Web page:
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Treasury Dept. Warns Of Catastrophic Debt Default

WASHINGTON (CBSMiami) – "A financial crisis and recession that could echo the events of 2008 or worse." That's the dire warning the Treasury Department issued Thursday about the possibility the GOP forced government shutdown could tumble into a debt default by the United States.

"As we saw two years ago, prolonged uncertainty over whether our nation will pay its bills in full and on time hurts our economy," said Treasury Secretary Jacob J. Lew in a statement urging lawmakers to act. "Postponing a debt ceiling increase to the very last minute is exactly what our economy does not need – a self-inflicted wound harming families and businesses."

The government shutdown, forced by the House of Representatives, came after a plan was first put together by Senators Marco Rubio, Ted Cruz, and Mike Lee to refuse to fund the government or raise the debt ceiling unless the Affordable Care Act was gutted and defunded.

The GOP-led House went all-in behind Senator Cruz who has led the effort, but there is zero chance Democrats in the Senate or President Obama would allow a signature piece of legislation like health care reform to be overturned by a small minority of House members.

The shutdown, instituted at midnight Tuesday, is only the first step in a potentially devastating two-step process that could threaten the entire global economy. While the small faction of House members continue to hold the economy hostage to get their political will, the Treasury Department is trying to warn of exactly what could happen.

The Treasury said the exact estimate of the effects of a debt default are impossible to predict. However, "economic theory and empirical evidence is clear about the direction of the effect: a large, adverse, and persistent financial shock like the one that began in late 2011 would result in a slower economy with less hiring and a higher unemployment rate than would otherwise be the case."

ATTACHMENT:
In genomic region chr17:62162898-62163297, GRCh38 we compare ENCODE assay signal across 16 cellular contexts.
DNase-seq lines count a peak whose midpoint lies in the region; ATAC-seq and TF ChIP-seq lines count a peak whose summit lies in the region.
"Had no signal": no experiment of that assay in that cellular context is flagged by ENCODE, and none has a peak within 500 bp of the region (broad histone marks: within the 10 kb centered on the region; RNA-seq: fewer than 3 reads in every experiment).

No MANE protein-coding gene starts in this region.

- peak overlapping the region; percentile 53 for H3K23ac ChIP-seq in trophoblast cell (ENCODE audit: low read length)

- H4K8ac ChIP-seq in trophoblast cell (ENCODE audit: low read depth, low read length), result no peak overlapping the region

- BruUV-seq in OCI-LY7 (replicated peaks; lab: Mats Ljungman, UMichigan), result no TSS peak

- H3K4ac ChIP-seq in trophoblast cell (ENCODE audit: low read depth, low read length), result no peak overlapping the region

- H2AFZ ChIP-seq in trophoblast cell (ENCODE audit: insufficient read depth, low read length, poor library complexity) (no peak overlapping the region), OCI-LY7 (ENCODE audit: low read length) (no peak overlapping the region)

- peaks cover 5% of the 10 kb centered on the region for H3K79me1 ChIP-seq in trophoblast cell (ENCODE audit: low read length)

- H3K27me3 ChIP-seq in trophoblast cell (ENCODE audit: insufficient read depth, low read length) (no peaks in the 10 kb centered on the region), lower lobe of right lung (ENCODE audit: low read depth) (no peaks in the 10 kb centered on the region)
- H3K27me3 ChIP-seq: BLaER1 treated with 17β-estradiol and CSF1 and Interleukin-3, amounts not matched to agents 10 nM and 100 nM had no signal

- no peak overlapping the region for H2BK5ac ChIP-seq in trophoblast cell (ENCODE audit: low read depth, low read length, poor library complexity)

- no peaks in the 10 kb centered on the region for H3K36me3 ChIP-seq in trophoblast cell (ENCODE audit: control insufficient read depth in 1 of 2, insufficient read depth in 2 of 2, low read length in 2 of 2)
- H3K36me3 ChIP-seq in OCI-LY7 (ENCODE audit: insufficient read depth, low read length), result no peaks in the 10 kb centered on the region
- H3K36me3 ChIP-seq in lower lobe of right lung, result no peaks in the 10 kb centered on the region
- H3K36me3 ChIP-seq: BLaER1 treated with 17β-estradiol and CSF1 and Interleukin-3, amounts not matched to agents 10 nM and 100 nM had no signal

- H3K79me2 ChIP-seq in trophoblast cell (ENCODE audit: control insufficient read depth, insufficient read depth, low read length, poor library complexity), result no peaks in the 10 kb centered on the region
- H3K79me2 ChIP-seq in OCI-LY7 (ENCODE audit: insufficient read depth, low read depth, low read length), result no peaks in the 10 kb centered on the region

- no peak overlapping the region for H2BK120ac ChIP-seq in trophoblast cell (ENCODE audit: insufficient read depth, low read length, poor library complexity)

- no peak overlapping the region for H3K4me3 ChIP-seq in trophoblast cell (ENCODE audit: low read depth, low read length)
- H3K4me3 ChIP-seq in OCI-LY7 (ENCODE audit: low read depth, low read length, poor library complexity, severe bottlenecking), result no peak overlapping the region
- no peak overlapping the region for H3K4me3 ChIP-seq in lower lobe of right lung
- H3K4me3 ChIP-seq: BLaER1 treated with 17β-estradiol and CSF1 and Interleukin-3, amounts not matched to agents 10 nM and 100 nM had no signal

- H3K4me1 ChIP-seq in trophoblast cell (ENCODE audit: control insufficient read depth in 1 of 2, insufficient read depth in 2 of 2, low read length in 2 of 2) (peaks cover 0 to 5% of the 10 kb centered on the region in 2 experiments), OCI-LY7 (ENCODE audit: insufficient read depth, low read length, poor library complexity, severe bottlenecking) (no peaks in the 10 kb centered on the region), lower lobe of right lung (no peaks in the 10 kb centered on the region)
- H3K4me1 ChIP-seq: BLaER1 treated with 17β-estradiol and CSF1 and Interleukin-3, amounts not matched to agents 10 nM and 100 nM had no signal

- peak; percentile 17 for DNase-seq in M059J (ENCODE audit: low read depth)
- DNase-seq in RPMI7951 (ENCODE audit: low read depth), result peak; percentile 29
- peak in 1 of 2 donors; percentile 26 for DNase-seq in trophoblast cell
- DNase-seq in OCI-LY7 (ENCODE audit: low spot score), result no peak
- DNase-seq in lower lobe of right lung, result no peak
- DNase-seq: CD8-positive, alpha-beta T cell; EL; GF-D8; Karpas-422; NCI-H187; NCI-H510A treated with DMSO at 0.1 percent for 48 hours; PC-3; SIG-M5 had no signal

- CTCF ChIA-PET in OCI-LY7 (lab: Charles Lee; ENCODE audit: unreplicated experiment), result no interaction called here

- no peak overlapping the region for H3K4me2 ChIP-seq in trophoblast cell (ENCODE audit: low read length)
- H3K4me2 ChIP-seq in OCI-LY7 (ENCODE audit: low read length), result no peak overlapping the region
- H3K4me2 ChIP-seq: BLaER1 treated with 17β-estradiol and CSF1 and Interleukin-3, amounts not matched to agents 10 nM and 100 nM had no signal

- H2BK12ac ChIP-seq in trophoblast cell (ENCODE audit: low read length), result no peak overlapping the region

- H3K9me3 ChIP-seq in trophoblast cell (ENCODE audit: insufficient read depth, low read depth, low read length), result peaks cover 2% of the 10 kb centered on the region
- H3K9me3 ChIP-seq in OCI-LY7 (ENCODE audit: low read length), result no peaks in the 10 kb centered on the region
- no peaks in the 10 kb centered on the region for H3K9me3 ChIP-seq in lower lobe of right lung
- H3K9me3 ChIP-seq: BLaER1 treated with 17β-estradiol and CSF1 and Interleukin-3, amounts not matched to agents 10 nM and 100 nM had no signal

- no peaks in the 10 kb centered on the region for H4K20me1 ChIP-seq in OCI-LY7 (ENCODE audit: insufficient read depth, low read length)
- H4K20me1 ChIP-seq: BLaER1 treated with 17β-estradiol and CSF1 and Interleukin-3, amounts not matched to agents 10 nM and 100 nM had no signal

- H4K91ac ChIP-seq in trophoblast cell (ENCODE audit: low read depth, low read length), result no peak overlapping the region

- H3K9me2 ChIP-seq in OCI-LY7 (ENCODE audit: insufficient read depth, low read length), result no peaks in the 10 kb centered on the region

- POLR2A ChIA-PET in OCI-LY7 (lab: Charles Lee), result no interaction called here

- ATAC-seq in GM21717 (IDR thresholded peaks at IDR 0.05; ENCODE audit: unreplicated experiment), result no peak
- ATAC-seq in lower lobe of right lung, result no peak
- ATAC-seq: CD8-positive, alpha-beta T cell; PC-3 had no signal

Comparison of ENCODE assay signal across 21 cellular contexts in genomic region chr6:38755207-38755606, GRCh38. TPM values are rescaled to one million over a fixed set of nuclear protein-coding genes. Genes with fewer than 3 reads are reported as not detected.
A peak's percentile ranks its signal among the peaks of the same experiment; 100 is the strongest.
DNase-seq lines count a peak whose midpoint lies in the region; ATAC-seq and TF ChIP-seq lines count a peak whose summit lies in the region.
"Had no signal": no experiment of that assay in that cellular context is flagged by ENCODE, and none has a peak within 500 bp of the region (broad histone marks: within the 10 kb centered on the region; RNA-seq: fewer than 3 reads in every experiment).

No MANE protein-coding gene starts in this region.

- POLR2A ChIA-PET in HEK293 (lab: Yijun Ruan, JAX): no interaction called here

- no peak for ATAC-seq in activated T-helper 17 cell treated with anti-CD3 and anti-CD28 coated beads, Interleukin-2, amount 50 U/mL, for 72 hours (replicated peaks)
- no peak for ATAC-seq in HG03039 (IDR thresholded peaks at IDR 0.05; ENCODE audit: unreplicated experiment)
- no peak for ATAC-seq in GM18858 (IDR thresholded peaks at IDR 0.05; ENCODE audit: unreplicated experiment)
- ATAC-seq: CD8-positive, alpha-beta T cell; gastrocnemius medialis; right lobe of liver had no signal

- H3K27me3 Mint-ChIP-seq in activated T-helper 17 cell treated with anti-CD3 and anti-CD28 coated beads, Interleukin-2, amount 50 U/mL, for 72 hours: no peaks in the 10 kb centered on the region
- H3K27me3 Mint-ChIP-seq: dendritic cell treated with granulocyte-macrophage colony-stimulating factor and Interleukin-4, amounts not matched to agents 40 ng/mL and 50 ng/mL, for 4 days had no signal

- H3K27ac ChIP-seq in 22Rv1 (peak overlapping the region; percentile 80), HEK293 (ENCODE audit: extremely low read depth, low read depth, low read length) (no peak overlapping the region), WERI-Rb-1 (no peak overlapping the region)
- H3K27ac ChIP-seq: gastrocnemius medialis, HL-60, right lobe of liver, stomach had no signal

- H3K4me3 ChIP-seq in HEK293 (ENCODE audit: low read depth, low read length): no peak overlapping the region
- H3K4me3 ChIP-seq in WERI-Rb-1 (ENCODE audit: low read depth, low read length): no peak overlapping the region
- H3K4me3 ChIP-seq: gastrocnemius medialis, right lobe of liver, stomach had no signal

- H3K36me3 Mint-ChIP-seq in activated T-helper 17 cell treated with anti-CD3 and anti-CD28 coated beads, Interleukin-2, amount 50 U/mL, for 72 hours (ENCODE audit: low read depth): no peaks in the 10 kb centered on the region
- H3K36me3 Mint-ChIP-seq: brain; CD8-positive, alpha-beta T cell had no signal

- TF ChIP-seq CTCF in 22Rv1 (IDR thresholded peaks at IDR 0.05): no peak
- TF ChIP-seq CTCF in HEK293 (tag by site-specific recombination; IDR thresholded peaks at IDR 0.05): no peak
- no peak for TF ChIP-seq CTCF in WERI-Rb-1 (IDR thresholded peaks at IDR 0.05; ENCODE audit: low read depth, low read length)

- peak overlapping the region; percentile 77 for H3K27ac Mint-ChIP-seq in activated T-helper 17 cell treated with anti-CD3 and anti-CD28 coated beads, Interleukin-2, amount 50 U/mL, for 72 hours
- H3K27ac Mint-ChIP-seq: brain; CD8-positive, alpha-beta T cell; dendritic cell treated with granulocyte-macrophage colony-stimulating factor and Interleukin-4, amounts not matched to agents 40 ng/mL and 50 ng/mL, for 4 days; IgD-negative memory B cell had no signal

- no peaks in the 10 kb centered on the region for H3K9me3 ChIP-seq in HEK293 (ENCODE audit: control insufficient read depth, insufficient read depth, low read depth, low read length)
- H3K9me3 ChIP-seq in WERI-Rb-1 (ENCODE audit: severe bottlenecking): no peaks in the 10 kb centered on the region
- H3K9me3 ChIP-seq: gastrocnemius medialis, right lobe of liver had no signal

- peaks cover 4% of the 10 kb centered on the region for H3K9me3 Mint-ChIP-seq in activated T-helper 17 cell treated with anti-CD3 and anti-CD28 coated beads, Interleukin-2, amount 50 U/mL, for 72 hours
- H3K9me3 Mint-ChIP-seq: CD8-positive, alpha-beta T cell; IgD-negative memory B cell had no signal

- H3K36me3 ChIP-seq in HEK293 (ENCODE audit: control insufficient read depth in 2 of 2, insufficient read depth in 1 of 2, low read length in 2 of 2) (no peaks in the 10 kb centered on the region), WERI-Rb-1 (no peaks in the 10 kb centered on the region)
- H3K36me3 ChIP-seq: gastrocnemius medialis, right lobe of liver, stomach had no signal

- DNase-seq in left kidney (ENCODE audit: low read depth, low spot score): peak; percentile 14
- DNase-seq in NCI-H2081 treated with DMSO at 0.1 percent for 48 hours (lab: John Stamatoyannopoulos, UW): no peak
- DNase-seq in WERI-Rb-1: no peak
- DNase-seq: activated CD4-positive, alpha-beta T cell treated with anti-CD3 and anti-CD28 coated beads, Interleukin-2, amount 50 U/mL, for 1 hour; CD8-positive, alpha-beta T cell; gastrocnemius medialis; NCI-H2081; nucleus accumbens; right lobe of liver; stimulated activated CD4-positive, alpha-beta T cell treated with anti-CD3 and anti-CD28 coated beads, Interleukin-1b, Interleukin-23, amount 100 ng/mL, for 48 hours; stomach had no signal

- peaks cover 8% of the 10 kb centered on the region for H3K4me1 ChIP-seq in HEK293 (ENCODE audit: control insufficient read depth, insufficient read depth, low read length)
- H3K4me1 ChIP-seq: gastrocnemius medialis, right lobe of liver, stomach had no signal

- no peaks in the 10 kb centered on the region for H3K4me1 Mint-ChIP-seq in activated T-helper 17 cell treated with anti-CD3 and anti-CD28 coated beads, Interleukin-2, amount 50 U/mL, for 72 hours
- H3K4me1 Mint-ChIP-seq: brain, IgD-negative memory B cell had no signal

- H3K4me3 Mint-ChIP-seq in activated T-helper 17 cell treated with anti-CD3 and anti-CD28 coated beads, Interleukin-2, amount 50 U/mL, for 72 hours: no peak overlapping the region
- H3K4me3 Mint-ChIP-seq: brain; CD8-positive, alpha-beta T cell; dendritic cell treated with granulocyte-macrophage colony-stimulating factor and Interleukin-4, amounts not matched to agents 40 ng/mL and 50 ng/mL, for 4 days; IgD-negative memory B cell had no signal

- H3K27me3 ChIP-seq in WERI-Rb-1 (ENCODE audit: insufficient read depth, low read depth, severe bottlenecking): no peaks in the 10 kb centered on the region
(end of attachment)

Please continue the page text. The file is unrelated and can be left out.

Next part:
While there is no deadline for a deal on a government shutdown, the Treasury will run out of money to pay the nation's bills already incurred by Congress by October 17, two weeks from Thursday.

According to the New York Times, markets have pushed one-month Treasury yields to their highest level in nearly a year. The stock market has declined on Wednesday and Thursday after the government shutdown and both could be a sign of things to come.

For his part, President Barack Obama is imploring business leaders and CEO's to emphasize to Republicans in Congress the need to restart the government and most importantly raise the debt ceiling.

"This time I think Wall Street should be concerned," President Obama told CNBC yesterday. "When you have a situation in which a faction is willing to potentially default on U.S. government obligations, then we're in trouble."

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